In addition to humanitarian airlift, the U.S. Government is providing more than $398 million to assist Pakistan with relief and recovery efforts, while USAID and other U.S. civilian agencies continue to provide assistance to flood victims.

U.S. efforts are part of a multi-national humanitarian assistance and support effort lead by the Pakistani government to bring aid to flood victims.

Suspicious UPS, FedEx Packages Raise New Concerns About Al Qaeda in Yemen

By Christa Case Bryant for The Christian Science Monitor

Suspicious packages found on United Parcel Service and FedEx planes reportedly originated in Yemen. While the planes appear to be undamaged, the incidents could bring fresh scrutiny to Al Qaeda in the Arabian Peninsula (AQAP), the relatively new franchise that claimed responsibility for the failed underwear bomber plot on Christmas Day last year.

A spokesman in Yemen’s US embassy said in a statement that the Yemeni government, which has carried out numerous strikes against suspected AQAP operatives over the past 10 months, has launched a full-scale investigation.

“We are working closely with international partners – including the US – on the incident,” said Mohammed Albasha, adding that no UPS cargo planes land or take off from Yemeni airports.

However, an airport employee in Sanaa, who did not want his name used, confirmed that there are private company flights from Sanaa to the United Kingdom, where a suspicious package was found at East Midlands airport at 3:28 a.m. local time.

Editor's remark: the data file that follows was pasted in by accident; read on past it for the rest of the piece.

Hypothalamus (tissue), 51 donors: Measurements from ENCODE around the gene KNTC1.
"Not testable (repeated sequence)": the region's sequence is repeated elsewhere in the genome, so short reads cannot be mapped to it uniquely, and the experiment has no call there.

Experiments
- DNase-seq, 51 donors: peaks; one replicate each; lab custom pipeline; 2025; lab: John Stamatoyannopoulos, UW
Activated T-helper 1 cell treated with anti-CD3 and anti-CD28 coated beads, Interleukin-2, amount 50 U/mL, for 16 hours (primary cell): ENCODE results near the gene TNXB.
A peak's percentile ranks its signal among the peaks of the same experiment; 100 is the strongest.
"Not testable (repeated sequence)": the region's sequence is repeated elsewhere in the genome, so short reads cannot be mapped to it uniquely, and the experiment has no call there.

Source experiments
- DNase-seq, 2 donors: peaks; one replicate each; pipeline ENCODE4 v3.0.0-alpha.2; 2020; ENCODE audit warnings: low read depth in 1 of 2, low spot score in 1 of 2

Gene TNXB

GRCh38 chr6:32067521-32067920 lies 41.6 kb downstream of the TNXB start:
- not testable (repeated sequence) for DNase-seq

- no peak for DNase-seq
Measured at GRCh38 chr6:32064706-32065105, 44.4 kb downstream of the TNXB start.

The UPS store in Sanaa was staffed with one employee and one guard Friday evening local time. The employee refused to talk to the media.

The White House said that in addition to the package found in the UK, which according to CNN contained a “manipulated” toner cartridge, another suspicious item was found in Dubai. Both were said to have originated in Yemen.

“Last night, intelligence and law enforcement agencies discovered potential suspicious packages on two planes in transit to the US,” White House spokesman Robert Gibbs said Friday. “As a result of security precautions triggered by this threat, the additional measures were taken regarding the flights at Newark Liberty and Philadelphia International Airports.”

Among the suspected targets were Chicago-area synagogues.

The incident, which CNN posited could be a “dry run” for a future terrorist plot, is one of numerous red flags raised this year about suspected Al Qaeda militants operating in Yemen.

The country’s weak central government, which has difficulty maintaining order in Yemen’s rugged mountain terrain, has over the past year quietly strengthened its cooperation with US counterterrorism officials to address the militant threat.

The US military announced early this year it would more than double the $67 million aid package to the country. Since the failed Christmas Day bombing on a Detroit-bound airliner, international concern that Yemen could become the next Afghanistan – a lawless refuge from which to launch terrorist attacks on the West – has risen.

The rise in prominence of Anwar al-Awlaki, a Yemeni-American preacher linked to the Fort Hood shootings last year and now wanted by the CIA, has heightened fears that the militants could more easily navigate Western society with his help.

Experts have cautioned, however, that focusing US and international efforts solely on containing the Al Qaeda threat could backfire.

Yemen is the Arab world’s poorest country, and faces numerous other challenges, including corruption, a violent southern secessionist movement, tensions between powerful tribes and the central government, and dwindling resources.

Obama Will Try to Avoid the K Word